4 Winners as Brazil Prepares to Take Center Stage
Howard is a member of The Motley Fool Blog Network -- entries represent the personal opinion of the blogger and are not formally edited.
Brazil is considered one of the world’s most important emerging nations, and it’s closer to the U.S. in many ways than any other. Still, North American investors rarely focus on the country and its role in global corporate performance. China, Russia, even India — the other members of the famed BRIC quartet of newly developing economies — get the lion’s share of attention. But Brazil is hot, and on the verge of getting hotter, and corporations looking to expand their worldwide reach certainly haven’t missed this.
Its economy is already the world’s sixth largest, and with annual GDP growth of more than 5%, Brazil is expected to move even higher up that list. It will also be harder to ignore as it takes its star turn on the global stage by hosting the World Cup in 2014 and the Summer Olympics in 2016.
Many companies have expanded in Brazil in recent years in order to grab a bigger slice of its growing pie. Here’s a look, in alphabetical order, at four companies poised to benefit from that growth.
Winner #1: Caterpillar
Shares of the top global supplier of construction and mining equipment took a big hit in mid-February, when Caterpillar (NYSE: CAT) announced a decline in its three-month rolling sales results due to a steep dip in January.
But the news from the November-January period wasn’t bad everywhere: North American sales fell by 11% and the Asian-Pacific region dropped 12%, but sales in Latin America rose 3%.
In its fourth-quarter 2012 earnings release in late January, Cat executives cited Brazil as one of the world’s bright spots for them. The country plans to spend $491 million on infrastructure projects ahead of the two upcoming global sporting events it will host, they noted, and its growing economy should also boost business in other ways.
Cat has been courting business in Brazil for several years, with one of its biggest wins being a deal to supply 100% of the equipment for construction of the world’s third-largest hydroelectric dam in Belo Monte. When completed, the project will be using more than 1,000 machines and 100 generator sets supplied by Caterpillar. The company also recently opened a new facility in Campo Largo for production of backhoe loaders and small wheel loaders.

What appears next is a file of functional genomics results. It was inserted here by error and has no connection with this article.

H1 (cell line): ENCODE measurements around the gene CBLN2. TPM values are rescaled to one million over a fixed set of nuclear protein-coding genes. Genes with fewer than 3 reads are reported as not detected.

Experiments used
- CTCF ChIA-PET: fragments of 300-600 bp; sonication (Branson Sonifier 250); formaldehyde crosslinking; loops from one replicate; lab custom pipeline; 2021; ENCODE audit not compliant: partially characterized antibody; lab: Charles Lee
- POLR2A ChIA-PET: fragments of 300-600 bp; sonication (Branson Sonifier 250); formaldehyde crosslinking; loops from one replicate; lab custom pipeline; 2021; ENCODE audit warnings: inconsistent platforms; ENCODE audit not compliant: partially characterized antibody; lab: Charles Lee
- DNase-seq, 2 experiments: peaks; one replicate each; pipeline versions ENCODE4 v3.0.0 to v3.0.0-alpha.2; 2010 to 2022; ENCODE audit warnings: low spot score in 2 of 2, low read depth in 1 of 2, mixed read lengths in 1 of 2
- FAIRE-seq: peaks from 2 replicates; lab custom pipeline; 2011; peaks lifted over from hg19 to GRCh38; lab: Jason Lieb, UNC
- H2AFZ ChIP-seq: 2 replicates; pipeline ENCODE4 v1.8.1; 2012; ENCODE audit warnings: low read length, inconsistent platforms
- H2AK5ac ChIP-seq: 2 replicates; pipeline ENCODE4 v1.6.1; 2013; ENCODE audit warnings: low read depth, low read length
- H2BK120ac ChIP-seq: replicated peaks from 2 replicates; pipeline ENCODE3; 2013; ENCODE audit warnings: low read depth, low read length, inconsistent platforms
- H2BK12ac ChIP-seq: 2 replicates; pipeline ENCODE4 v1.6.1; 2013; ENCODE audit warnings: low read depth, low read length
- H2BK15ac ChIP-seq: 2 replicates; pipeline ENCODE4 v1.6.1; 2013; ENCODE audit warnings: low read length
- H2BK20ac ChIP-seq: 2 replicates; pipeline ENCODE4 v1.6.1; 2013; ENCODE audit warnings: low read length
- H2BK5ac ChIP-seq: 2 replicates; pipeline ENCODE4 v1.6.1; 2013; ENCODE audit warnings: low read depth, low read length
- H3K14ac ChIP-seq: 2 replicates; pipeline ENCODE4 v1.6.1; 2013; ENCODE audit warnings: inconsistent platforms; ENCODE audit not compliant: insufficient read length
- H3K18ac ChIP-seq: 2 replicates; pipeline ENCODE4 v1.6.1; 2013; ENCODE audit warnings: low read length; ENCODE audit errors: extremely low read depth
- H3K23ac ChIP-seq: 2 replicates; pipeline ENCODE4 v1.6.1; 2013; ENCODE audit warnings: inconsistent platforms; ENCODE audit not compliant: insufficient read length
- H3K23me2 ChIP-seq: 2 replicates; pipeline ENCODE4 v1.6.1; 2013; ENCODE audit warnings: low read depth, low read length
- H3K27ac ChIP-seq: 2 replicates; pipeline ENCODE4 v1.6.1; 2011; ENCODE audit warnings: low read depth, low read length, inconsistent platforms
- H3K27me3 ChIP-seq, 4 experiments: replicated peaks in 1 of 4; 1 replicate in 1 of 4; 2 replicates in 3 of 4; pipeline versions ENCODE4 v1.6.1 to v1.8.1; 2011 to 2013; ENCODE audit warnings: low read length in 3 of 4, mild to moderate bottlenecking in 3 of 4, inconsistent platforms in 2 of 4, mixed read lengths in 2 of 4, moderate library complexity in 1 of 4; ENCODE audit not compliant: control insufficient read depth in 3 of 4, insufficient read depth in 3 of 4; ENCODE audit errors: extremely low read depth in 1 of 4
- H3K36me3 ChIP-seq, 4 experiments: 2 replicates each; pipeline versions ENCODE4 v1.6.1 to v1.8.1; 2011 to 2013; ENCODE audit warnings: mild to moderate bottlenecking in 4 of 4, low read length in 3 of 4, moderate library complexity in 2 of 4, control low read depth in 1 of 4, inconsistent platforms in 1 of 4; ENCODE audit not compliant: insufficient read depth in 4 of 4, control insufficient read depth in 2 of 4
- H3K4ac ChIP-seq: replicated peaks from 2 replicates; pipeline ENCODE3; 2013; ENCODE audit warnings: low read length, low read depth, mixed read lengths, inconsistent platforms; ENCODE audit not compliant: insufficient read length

The region represents 18% of Cat’s mining machine sales, 15% of its construction sales, and 12% of its power system sales. Brazil should continue to be a bright spot for them over the next several years.
Winner #2: Deere
The largest farm machinery dealer in the world, with a large construction equipment division as well, Deere (NYSE: DE) has big upside potential in Brazil. Executives acknowledged as much in their fiscal year first-quarter 2013 results, announced in early February. They noted that they expect the strongest demand for their ag equipment next year to come from South America, “reflecting a booming commodities market in Brazil.”
Like a lot of these firms, Deere doesn’t break out results by country — other than to say that United States and Canadian sales account for 63% of their global total. But some of the information they did release recently still proves illuminating. Central and South American net sales grew 125% from 2007 through 2012, for example, a period when the company doubled its dealer locations and introduced more than 50 new or updated products in Brazil. Farm production in the country is also expected to increase about 9% in 2013 from last year, executives said, with Deere positioned to grab a significant portion of that new business.